--
*********** To reply by e-mail, make w single in address
**************
Sep 29 '06 #13

P: n/a
Hello,
If u r using a gcc compiler just type gcc -E program_name
ma*********@gmail.com wrote:
Hi,

I would like to know what happens internally when a c programme is
executed. LIke,
when we call a function, all the previous values will be pushed on to
stack and the local variables of that particular function will be
pushed in to the stack. when the function returns, all the local
variables will be poped out..

like this, what happens when we call a strcpy function. what happens in
stack??

i would like to know from where we can get this information. any
sites..

i searched alot, but couldnt find.

Thanks in advance

Deepthy
Sep 30 '06 #14

P: n/a
iy********@gmail.com writes:
Hello,
If u r using a gcc compiler just type gcc -E program_name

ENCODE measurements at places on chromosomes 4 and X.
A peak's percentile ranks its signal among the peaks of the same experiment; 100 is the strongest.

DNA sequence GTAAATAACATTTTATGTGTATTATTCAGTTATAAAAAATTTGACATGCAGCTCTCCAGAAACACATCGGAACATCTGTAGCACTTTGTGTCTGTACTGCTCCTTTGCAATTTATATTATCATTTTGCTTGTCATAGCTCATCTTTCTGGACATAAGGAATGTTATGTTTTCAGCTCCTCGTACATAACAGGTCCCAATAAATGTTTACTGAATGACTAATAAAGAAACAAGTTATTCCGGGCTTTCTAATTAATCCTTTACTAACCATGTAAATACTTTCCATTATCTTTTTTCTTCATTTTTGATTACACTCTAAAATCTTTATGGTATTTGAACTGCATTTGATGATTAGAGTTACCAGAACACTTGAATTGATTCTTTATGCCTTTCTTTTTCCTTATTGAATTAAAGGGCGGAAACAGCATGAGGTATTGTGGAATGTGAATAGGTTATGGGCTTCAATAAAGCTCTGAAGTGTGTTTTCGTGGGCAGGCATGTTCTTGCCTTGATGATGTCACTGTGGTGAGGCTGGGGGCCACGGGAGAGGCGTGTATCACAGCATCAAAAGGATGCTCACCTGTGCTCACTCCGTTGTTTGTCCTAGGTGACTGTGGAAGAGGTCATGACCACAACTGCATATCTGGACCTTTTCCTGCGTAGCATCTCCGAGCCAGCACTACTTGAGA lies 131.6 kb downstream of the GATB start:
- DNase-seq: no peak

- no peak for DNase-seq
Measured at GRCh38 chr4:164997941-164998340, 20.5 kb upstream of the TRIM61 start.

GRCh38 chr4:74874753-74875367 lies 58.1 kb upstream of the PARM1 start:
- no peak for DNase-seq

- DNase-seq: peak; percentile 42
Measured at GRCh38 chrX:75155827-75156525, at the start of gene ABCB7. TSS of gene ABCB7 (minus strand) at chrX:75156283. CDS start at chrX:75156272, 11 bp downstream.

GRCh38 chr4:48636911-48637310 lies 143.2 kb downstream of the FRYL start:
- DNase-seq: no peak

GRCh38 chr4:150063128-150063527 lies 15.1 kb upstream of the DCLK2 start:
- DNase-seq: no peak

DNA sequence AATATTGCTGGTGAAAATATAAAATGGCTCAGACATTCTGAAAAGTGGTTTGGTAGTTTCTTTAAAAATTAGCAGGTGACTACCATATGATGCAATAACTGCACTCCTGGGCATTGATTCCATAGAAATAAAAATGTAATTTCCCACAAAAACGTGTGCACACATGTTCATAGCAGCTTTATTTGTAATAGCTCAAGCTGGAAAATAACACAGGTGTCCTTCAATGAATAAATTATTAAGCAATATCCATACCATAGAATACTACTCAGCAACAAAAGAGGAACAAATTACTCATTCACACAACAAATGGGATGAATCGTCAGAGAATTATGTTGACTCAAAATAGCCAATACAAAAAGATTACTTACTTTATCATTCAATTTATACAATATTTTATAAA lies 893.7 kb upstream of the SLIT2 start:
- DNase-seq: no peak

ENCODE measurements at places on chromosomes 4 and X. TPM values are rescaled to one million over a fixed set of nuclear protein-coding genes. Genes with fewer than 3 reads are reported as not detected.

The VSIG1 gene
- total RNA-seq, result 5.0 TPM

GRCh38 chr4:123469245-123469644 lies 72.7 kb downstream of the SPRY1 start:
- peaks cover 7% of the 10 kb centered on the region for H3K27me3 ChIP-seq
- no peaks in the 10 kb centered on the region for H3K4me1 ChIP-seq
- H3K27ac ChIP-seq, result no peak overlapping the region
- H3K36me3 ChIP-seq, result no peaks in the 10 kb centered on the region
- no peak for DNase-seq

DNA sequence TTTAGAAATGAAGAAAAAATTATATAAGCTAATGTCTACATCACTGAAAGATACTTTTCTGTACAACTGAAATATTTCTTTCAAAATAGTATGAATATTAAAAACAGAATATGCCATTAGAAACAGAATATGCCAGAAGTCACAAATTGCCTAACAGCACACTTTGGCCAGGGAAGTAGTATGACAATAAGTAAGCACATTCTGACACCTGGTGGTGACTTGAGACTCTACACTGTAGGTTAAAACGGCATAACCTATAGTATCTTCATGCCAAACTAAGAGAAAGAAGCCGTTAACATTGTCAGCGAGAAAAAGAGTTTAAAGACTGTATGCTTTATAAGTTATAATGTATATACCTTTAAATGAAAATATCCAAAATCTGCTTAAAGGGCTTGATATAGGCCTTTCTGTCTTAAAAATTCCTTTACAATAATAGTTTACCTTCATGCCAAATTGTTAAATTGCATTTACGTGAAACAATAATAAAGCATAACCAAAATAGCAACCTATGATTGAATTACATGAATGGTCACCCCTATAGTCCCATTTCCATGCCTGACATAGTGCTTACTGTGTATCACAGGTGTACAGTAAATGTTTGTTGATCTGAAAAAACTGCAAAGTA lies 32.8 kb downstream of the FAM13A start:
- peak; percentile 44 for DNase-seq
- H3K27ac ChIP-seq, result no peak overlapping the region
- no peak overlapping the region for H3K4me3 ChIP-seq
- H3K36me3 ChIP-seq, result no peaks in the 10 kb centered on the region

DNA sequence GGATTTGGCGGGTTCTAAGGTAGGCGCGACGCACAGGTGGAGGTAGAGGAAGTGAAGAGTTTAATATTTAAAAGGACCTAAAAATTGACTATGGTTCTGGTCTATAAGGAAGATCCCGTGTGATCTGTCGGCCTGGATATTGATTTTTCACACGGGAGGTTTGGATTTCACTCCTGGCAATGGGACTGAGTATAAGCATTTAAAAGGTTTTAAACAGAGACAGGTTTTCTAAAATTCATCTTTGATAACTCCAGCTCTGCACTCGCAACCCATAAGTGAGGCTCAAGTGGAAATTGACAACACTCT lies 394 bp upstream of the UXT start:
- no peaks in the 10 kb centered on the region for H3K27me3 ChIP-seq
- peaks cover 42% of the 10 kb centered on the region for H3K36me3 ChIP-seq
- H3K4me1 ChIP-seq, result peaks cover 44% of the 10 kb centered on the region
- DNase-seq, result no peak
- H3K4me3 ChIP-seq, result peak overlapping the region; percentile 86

Please don't top-post. Read <http://www.caliburn.nl/topposting.html>
and <http://www.cpax.org.uk/prg/writings/topposting.php>.

Please don't use silly abbreviations like "u r"; take the time to
spell out words. This is a technical discussion forum, not a chat
room.

I also recommend <http://clc-wiki.net/wiki/Introduction_to_comp.lang.c>.

gcc's "-E" option has nothing to do with the question; it tells the
compiler to stop after preprocessing, *before* function calls are
processed.

--
Keith Thompson (The_Other_Keith) ks***@mib.org <http://www.ghoti.net/~kst>
San Diego Supercomputer Center <* <http://users.sdsc.edu/~kst>
We must do something. This is something. Therefore, we must do this.
Sep 30 '06 #15

P: n/a